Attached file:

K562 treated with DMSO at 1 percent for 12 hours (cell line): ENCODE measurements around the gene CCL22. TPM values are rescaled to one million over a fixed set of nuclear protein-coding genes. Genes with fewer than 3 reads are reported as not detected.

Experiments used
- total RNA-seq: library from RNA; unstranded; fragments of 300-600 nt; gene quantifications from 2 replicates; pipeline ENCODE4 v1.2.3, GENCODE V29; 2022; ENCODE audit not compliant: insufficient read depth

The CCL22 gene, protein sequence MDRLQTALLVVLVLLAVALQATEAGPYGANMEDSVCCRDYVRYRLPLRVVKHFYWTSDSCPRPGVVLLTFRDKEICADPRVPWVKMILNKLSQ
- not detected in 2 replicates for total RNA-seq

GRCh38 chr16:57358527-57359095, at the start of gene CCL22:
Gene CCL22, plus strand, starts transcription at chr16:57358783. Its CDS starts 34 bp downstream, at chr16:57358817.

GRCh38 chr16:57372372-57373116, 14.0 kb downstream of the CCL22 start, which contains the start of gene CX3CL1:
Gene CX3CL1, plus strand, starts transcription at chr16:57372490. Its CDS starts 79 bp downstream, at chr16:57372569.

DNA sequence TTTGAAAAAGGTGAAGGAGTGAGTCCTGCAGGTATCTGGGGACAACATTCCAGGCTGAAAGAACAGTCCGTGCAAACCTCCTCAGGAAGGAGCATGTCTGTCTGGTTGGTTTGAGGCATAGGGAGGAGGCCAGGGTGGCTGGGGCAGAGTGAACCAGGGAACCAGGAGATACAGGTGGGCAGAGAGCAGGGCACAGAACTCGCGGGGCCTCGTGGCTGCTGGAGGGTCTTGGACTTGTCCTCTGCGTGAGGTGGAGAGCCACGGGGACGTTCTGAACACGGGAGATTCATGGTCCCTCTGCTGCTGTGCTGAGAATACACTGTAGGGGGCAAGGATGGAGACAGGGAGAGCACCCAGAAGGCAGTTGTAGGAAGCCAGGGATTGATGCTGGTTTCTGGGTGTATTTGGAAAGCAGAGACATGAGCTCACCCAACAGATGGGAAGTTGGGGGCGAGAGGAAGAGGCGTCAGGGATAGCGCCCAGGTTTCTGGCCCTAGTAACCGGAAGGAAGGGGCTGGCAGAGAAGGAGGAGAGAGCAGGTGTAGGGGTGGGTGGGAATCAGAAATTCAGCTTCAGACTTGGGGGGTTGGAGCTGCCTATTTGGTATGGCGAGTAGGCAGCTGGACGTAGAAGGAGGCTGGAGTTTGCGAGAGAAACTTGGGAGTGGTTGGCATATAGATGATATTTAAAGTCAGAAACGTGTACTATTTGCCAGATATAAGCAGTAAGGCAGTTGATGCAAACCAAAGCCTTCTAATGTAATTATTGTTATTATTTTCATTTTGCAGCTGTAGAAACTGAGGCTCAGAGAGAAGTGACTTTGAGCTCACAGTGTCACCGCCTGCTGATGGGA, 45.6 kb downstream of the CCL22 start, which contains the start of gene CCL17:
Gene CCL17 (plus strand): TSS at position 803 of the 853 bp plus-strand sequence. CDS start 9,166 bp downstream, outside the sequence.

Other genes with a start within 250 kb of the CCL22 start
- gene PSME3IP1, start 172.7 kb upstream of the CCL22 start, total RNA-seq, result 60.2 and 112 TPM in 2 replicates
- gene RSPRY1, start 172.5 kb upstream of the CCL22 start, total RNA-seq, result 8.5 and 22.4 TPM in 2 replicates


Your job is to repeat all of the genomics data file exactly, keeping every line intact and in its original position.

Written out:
K562 treated with DMSO at 1 percent for 12 hours (cell line): ENCODE measurements around the gene CCL22. TPM values are rescaled to one million over a fixed set of nuclear protein-coding genes. Genes with fewer than 3 reads are reported as not detected.

Experiments used
- total RNA-seq: library from RNA; unstranded; fragments of 300-600 nt; gene quantifications from 2 replicates; pipeline ENCODE4 v1.2.3, GENCODE V29; 2022; ENCODE audit not compliant: insufficient read depth

The CCL22 gene, protein sequence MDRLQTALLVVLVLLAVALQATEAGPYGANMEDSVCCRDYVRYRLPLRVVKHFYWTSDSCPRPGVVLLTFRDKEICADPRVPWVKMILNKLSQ
- not detected in 2 replicates for total RNA-seq

GRCh38 chr16:57358527-57359095, at the start of gene CCL22:
Gene CCL22, plus strand, starts transcription at chr16:57358783. Its CDS starts 34 bp downstream, at chr16:57358817.

GRCh38 chr16:57372372-57373116, 14.0 kb downstream of the CCL22 start, which contains the start of gene CX3CL1:
Gene CX3CL1, plus strand, starts transcription at chr16:57372490. Its CDS starts 79 bp downstream, at chr16:57372569.

DNA sequence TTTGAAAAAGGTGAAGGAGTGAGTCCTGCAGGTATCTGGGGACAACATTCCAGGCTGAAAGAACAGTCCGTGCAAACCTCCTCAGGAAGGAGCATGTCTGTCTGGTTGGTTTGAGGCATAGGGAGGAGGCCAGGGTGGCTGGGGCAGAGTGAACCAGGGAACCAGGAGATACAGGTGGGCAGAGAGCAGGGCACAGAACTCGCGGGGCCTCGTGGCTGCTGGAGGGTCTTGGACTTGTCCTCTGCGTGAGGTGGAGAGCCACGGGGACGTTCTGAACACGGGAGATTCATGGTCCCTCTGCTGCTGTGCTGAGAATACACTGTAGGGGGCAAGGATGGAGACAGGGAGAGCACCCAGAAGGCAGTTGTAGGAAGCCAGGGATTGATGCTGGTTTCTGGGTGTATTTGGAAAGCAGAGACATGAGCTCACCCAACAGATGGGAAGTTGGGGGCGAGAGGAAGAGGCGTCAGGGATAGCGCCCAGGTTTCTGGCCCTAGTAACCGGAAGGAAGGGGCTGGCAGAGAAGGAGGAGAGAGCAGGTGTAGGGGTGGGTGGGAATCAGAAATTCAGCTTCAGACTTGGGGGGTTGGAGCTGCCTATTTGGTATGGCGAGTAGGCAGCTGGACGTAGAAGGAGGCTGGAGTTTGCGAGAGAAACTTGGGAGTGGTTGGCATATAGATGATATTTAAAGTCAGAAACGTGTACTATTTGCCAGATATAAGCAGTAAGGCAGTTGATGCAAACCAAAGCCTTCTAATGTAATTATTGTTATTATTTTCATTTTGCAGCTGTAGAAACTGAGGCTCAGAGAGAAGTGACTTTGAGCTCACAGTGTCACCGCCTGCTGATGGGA, 45.6 kb downstream of the CCL22 start, which contains the start of gene CCL17:
Gene CCL17 (plus strand): TSS at position 803 of the 853 bp plus-strand sequence. CDS start 9,166 bp downstream, outside the sequence.

Other genes with a start within 250 kb of the CCL22 start
- gene PSME3IP1, start 172.7 kb upstream of the CCL22 start, total RNA-seq, result 60.2 and 112 TPM in 2 replicates
- gene RSPRY1, start 172.5 kb upstream of the CCL22 start, total RNA-seq, result 8.5 and 22.4 TPM in 2 replicates